SDR -- And Why Its Future Looks Bright
A software-defined radio (SDR) is a radio implemented with reconfigurable software, which processes the raw samples of a digitized radio signal. This contrasts with conventional hardware radios, which employ RF circuits and digital signal processors to implement this processing. Because much of the functionality is implemented in software running on a PC and not hardware circuitry, then SDRs typically cost much less. A software-defined radio still requires some hardware, but this hardware is relegated to just receiving and transmitting radio signals. An SDR system consists of a low-cost receiver and a host computer running software that performs data acquisition and analysis, along with a graphical display.
PlutoSDR (ADALM Pluto)
Analog Devices' Active Learning Module (ADALM) PlutoSDR can acquire RF analog signals from 325 MHz to 3.8 GHz out of the box, and from 70 MHz to 6 GHz after applying a simple firmware update. Support for such a wide frequency range allows it to be used as a near real-time RF spectrum analyzer for a wide range of wireless applications. With amazing performance and at a cost between $150 to $200 USD then it's tough to ignore the value it brings to RF diagnostics -- especially since it covers UHF frequencies used by wireless pro audio and both 2.4x GHz and 5.x GHz Wi-Fi bands.
Here is a link that describes the steps for updating the PlutoSDR's firmware -- scroll down to the section entitled "Upgrade ADALM-Pluto Frequency Range".
Why Rational Waves?
An inherent feature that often goes unheralded is Rational Waves' ability to bring wide-band, fine resolution spectrum scans to devices that are otherwise limited by bandwidth or number of data points per scan. PlutoSDR devices are limited by small bandwidth (approx. 20 MHz). By "stitching together" many subscans the software can display wide band (up to 300 MHz) scans with fine resolution, allowing PlutoSDR receivers to be used as near, real-time RF spectrum analyzers. This is the primary value the software brings to the table. In addtion, Rational Waves supports a variety of different RF analyzers and displays data using several types of graphical charts, which help reveal patterns or events in the spectrum data that might otherwise go unnoticed.
A SDR receiver is defined by three basic specifications: bandwidth, resolution, and tuning range. Bandwidth is the instantaneous width of frequency content that the SDR receiver can receive. It can be thought of as the width of the SDR’s window into the RF spectrum. Resolution refers to the receiver's ability to distinguish between adjacent signals. If the resolution is too course then adjacent peaks may appear as one. And tuning range is the frequency range that the SDR receiver can tune to -- which is very specific to the receiver's hardware. For example, an AM radio can not receive FM signals and vice-versa.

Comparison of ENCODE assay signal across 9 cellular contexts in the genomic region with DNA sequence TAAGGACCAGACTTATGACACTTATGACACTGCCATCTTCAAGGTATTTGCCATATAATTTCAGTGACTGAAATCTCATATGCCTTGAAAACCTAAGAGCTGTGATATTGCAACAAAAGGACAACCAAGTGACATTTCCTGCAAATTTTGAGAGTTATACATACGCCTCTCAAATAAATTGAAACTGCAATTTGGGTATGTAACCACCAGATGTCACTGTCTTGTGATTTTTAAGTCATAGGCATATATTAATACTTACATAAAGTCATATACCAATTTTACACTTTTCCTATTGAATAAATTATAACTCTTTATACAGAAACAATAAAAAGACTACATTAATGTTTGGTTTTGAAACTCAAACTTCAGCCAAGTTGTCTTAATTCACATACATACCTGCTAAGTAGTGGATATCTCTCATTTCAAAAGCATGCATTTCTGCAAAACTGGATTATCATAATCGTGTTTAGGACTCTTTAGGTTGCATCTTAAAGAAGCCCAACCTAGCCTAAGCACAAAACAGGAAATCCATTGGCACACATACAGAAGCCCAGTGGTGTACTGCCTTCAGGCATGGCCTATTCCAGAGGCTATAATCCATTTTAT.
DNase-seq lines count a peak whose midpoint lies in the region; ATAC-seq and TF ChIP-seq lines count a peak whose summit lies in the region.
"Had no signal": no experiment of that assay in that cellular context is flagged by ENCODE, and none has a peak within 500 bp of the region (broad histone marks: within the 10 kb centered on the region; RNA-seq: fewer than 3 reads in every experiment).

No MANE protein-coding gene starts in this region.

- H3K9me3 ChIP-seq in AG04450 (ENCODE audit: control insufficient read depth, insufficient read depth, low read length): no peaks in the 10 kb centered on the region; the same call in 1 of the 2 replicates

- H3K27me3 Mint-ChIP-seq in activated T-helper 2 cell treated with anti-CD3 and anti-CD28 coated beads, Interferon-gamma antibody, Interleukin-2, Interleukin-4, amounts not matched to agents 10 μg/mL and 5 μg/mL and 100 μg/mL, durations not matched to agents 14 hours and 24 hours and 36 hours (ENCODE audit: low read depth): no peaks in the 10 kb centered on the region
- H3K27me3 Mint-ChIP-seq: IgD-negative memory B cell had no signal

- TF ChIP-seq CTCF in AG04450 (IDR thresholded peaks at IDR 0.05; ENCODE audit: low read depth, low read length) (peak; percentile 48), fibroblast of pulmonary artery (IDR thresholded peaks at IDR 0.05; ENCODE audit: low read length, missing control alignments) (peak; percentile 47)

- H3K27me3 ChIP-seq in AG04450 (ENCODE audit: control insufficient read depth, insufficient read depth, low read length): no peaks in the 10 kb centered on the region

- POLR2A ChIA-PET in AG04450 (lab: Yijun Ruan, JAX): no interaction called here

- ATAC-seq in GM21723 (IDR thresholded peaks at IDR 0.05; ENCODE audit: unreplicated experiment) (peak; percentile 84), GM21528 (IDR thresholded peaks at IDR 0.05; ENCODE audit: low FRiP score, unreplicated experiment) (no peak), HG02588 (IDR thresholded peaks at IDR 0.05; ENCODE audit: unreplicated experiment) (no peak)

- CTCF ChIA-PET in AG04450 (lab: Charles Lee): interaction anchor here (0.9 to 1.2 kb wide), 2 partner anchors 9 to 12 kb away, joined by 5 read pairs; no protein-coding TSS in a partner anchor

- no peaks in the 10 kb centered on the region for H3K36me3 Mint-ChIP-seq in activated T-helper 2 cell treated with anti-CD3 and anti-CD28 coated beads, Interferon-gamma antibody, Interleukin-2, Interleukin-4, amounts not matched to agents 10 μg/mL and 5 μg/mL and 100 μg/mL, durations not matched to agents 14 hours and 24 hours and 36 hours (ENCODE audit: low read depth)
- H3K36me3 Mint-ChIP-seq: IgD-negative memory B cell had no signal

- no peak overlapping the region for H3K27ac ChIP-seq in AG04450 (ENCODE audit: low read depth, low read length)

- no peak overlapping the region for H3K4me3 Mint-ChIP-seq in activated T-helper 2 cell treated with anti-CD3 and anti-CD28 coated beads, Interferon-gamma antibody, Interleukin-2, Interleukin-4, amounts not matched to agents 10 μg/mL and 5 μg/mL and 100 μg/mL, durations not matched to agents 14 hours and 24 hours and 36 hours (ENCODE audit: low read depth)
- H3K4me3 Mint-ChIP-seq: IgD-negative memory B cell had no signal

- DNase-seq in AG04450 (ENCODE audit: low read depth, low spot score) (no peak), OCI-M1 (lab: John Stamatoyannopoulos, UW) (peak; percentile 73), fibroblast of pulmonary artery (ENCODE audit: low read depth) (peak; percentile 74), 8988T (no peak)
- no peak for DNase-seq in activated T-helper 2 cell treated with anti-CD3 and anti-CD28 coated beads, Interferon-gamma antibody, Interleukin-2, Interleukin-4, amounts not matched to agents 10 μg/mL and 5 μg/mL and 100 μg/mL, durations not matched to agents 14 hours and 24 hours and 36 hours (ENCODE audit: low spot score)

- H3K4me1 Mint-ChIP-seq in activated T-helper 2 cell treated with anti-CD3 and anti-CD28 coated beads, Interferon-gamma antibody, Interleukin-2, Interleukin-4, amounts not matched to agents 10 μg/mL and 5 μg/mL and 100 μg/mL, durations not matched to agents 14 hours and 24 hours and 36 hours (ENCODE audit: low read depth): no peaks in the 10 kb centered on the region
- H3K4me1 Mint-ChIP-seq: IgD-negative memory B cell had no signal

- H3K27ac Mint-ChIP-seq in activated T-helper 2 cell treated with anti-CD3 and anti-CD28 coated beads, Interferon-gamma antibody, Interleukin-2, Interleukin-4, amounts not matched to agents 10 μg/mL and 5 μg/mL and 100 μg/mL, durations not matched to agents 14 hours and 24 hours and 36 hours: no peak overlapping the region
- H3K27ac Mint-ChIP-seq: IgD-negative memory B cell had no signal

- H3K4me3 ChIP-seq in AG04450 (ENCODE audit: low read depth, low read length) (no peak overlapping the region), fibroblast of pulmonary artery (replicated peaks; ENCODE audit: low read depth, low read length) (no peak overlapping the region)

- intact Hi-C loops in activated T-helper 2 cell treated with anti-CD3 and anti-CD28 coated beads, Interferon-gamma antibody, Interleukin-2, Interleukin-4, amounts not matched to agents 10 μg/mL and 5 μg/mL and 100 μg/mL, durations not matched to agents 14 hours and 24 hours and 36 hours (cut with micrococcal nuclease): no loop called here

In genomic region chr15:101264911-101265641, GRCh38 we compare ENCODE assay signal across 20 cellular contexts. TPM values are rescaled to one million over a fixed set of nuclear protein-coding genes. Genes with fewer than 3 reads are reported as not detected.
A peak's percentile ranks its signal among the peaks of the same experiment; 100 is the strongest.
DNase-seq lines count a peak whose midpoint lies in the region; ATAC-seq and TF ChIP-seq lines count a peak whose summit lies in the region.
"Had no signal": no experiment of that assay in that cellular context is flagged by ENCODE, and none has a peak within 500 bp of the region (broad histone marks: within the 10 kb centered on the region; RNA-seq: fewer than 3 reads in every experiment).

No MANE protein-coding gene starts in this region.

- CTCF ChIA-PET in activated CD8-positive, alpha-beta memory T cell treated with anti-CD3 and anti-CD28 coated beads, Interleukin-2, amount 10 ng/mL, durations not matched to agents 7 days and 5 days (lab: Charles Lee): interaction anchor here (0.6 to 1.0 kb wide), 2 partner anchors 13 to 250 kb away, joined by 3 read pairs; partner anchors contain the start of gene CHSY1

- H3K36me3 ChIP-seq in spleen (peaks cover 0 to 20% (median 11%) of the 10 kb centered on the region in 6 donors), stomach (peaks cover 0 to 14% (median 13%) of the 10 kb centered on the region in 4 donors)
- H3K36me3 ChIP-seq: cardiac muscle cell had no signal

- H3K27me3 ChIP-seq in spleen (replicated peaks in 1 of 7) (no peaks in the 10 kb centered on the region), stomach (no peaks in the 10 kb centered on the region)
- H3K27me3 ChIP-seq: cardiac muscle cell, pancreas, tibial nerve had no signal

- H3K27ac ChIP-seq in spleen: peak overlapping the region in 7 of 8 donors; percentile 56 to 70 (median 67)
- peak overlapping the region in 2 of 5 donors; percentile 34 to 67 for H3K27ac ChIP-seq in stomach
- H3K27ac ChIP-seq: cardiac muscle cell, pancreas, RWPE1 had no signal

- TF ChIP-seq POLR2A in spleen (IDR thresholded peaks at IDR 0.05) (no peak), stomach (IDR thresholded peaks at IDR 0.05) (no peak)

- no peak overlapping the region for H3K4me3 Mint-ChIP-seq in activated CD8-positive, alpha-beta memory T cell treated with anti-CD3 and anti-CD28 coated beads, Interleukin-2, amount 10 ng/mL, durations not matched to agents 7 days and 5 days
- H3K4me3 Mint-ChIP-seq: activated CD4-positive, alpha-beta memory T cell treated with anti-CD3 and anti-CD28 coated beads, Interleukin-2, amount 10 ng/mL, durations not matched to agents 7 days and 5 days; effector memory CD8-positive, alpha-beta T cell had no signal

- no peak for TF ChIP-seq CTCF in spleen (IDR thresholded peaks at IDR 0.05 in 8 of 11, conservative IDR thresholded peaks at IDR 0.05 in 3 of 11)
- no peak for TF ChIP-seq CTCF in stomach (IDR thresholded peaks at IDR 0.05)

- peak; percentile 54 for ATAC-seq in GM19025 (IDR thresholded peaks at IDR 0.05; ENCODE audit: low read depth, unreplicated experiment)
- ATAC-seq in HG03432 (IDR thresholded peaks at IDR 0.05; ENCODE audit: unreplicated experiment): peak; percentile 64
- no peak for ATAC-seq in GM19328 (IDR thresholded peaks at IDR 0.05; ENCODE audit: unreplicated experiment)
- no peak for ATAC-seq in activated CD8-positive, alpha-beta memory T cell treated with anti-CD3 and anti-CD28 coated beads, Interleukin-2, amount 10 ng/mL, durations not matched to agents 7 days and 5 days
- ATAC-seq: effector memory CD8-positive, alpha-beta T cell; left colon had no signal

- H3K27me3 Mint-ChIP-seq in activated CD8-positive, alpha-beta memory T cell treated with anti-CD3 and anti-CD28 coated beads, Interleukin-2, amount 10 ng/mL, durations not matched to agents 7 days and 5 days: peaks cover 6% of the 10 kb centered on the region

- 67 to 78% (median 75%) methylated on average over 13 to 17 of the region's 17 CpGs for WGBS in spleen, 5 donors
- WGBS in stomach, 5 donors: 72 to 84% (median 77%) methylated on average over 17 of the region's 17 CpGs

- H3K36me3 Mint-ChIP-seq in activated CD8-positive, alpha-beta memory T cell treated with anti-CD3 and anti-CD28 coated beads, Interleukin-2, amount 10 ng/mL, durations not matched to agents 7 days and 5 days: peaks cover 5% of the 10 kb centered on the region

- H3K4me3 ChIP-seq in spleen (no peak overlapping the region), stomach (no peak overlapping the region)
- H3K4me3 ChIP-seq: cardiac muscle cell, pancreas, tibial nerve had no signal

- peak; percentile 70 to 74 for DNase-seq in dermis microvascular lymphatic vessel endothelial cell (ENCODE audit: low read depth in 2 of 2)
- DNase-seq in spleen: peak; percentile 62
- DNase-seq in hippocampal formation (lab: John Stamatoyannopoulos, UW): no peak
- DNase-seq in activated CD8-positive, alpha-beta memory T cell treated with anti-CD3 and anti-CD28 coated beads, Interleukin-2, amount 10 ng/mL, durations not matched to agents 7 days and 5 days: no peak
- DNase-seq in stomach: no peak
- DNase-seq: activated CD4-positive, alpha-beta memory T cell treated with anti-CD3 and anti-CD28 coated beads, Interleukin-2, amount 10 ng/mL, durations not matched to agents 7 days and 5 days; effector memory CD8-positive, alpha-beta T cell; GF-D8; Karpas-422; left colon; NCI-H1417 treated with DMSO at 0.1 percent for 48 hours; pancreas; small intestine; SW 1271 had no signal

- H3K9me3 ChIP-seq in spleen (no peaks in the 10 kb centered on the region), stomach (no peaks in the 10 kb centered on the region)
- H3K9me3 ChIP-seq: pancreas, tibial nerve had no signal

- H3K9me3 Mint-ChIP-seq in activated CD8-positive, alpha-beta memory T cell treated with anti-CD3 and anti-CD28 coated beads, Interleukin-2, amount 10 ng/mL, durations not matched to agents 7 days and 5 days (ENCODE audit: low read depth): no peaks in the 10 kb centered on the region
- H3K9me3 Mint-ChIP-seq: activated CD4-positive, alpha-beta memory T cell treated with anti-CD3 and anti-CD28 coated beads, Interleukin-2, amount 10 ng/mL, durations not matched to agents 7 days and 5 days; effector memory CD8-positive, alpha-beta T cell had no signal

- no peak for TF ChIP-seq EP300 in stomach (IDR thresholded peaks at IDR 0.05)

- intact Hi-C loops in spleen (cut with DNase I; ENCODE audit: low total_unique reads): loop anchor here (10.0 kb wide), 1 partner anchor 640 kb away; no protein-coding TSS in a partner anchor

For RF spectrum analysis, all three specification are important. If bandwidth is too narrow, then you can't scan a wide frequency range such as UHF or Wi-Fi. And if resolution is too course then you can't tell whether a peak is a single transmitter or two adjacent ones. And the tuning range must match with the frequency range you wish to monitor. The PlutoSDR has amazing performance and resolution that when combined with Rational Waves software provides an excellent diagnostic tool for troubleshooting a wide range of RF issues -- including wireless pro audio and both the 2.4x and 5.x GHz Wi-Fi bands.
The most under-appreciated component of a wireless system is the antenna -- they are not all created equal. The frequency range supported by an antenna is *very* specific. If the frequency range of the antenna you are using does not match with your particular application then your project will fail. The two stock antennas the manufacturer includes with the PlutoSDR are essentially useless for wideband work. The good news is that antennas are relatively inexpenive -- only a few dollars -- so we recommend purchasing a few and testing which ones work best for your particular RF application.
PlutoSDR is available from a number of resellers around the world -- a Google search for "Buy PlutoSDR" will yield many results with prices generally ranging between $150 - $200 USD.